The first step to becoming a drilling engineer is to earn a degree from an accredited university. A related degree can be one in petroleum engineering which covers all the basic scientific and mathematical principles related to the field. Although not required petroleum engineers may also be interested in acquiring a master's degree in petroleum engineering. A good option would be to pursue an internship before graduating so you have some sort of experience when you graduate and can get a job quicker after passing the drilling engineer license program.
What should someone consider before becoming a Drilling Engineer?
If you have the ability and health to work long erratic hours and at spontaneous times then you should be good. Some drilling engineers have reported working 80 hours at a time. Another thing to consider is that Drilling Engineers work in hazardous environments where nothing is certain.
What type of person excels in this job?
Skills or personality traits related to success in this industry are people open to new experiences and with high consciousness. People who are organized and diligent with regards to problem-solving and analytical thinking, surely excel in this industry.
What are some of the most important skills for Drilling Engineers to have?
People interested in this industry should be able to communicate and maintain a great relationship with their peers. Other important skills are a good understanding of scientific college classes such as geology, physics, maths, and chemistry. Great analytical mind and the ability to think through complex problems and generate solutions to those problems. Initiative and drive should be something innate as well.
What do you find to be the most rewarding aspect of being a Drilling Engineer?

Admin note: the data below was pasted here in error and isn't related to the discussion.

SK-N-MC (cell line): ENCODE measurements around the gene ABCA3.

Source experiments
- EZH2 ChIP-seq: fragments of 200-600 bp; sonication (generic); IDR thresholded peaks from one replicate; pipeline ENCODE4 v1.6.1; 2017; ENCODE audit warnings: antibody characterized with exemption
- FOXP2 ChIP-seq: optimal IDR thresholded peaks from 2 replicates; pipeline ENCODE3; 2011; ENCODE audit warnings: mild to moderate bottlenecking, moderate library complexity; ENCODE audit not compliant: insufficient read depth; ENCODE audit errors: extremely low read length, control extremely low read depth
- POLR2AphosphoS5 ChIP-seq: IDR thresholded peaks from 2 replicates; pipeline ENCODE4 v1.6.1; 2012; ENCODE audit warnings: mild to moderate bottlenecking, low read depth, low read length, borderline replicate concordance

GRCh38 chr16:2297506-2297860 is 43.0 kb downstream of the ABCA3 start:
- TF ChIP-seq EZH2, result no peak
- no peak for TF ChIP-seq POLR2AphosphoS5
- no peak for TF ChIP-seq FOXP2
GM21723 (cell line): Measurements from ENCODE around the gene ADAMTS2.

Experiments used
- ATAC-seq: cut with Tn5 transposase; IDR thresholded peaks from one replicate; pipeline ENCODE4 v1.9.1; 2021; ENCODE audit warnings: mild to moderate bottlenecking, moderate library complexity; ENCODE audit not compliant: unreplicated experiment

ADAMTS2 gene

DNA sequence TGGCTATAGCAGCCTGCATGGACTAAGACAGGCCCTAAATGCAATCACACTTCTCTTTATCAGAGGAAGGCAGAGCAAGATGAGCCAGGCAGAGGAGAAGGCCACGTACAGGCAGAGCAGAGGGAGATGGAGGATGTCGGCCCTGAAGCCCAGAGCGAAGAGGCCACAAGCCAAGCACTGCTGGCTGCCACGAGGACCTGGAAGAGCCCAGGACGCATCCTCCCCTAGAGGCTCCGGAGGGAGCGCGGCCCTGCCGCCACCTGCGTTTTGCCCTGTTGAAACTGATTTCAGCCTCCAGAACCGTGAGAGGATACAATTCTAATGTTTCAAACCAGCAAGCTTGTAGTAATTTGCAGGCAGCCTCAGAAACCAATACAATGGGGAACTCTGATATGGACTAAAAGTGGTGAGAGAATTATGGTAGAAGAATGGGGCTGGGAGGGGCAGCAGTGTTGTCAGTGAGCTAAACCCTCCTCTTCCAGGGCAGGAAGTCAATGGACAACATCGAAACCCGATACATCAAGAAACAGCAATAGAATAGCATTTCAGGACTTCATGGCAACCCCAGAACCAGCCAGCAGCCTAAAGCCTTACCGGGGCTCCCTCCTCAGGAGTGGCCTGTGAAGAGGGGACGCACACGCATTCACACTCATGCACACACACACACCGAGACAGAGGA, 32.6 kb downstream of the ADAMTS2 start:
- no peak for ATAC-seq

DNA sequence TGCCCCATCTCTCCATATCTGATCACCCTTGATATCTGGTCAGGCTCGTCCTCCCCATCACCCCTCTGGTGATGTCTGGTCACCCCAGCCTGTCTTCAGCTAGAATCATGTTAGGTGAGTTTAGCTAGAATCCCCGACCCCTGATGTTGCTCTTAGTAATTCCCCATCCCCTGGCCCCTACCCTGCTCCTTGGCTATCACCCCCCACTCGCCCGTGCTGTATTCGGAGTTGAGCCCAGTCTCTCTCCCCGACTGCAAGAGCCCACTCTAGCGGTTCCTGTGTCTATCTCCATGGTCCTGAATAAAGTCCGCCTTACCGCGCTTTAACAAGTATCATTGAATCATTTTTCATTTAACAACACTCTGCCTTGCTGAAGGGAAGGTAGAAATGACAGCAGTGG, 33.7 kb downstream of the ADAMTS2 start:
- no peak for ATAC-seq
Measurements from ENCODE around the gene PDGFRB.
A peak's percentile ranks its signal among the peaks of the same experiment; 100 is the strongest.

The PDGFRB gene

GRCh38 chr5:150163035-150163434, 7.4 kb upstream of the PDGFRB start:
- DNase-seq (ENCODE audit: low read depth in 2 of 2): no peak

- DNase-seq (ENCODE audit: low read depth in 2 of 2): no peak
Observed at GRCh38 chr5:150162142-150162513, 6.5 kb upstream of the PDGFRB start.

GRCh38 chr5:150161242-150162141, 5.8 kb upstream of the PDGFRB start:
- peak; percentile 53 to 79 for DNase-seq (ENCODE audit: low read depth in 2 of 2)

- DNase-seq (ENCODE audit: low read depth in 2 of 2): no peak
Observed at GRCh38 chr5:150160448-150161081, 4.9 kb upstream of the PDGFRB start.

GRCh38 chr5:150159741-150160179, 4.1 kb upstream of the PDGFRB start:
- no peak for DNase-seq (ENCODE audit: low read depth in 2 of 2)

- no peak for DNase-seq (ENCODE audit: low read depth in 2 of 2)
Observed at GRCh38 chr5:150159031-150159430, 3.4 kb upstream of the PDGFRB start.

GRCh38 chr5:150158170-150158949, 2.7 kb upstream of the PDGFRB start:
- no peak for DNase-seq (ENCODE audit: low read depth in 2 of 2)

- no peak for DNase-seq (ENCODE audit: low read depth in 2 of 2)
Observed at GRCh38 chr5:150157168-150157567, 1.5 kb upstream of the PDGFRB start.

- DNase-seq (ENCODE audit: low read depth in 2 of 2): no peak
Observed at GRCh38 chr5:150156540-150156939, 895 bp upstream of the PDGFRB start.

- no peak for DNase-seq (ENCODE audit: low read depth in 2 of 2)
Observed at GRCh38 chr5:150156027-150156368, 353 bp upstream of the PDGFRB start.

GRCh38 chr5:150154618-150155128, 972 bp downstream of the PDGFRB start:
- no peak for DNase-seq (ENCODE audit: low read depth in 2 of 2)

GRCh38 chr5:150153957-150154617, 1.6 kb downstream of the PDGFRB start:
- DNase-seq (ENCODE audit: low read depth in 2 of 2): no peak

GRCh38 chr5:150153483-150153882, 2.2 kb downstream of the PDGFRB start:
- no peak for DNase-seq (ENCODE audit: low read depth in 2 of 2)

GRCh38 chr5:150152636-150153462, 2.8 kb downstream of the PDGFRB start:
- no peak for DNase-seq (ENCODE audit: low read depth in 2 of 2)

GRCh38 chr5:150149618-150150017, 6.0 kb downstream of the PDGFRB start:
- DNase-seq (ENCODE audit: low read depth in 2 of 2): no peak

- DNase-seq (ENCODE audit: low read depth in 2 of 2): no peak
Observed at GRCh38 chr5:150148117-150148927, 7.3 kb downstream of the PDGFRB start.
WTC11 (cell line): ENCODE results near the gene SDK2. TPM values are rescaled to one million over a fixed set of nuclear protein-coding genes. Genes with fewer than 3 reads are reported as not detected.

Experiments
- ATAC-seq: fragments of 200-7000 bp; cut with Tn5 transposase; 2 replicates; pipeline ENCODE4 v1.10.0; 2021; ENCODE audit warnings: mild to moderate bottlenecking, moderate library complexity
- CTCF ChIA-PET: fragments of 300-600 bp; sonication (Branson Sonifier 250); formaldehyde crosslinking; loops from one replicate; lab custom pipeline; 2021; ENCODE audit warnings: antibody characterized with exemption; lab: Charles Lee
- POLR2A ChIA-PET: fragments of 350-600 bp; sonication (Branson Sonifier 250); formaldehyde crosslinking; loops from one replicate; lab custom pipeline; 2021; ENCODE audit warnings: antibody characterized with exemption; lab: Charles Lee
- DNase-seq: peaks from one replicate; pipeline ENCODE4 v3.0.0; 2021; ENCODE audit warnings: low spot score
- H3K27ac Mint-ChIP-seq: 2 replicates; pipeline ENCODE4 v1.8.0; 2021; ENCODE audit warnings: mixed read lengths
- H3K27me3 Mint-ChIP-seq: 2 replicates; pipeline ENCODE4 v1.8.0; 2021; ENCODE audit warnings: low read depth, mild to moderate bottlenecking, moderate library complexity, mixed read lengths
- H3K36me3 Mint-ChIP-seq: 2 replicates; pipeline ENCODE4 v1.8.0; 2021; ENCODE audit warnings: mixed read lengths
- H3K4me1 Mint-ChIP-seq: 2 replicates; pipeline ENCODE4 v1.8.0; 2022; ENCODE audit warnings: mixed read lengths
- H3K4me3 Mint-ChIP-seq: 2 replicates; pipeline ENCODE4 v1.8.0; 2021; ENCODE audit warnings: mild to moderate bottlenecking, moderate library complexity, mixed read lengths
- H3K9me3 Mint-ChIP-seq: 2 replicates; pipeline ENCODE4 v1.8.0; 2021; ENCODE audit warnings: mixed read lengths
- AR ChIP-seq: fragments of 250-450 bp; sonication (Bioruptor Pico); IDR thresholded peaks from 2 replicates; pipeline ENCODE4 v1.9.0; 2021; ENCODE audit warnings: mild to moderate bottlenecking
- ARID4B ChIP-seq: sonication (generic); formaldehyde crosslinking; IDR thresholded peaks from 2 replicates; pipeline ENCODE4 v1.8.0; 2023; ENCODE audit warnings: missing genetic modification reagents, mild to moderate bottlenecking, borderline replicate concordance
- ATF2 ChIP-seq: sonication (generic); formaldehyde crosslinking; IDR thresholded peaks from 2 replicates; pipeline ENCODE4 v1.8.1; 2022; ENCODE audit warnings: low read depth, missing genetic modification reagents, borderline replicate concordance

Most drilling engineers will travel a lot at the beginning of their careers. So if you like to travel this is an excellent opportunity. Another important aspect is that the demand for drilling engineers is expected to double in the years to come. Apart from that, drilling engineers earn an annual median salary of about $125,000 (in 2016).
How Much Do Drilling Engineer Get Paid?
Drilling Engineers are typically paid on an hourly basis, with the median hourly wage in the United States being $72. The lowest-paid Drilling Engineers make about $36 per hour, while the highest-paid can earn equal to or more than $90 per hour. The bulleted list below will include BLS data for the top 10 states for median wage from highest to lowest.
Top 10 States for Drilling Engineer Salary
Drilling Engineers in the following states make the highest median hourly wage in the U.S.
Drilling Engineer Resources
If you are looking for more information, we have put together a list of additional resources to help you as you continue to explore a career as a Drilling Engineer.
On the Web
for online training and competency development
offers courses and immersive learning programs
International Association of Drilling Contractors
fosters education and communication for the oil and gas drilling industry
American Association of Drilling Engineers
consistently providing technical exchange specifically for Drilling Engineers
Drilling Engineer Books
explains the fundamentals and field practices in drilling operations
Advanced Drilling Engineering: Principles and Designs
multidisciplinary information to help in the design and planning of complex wells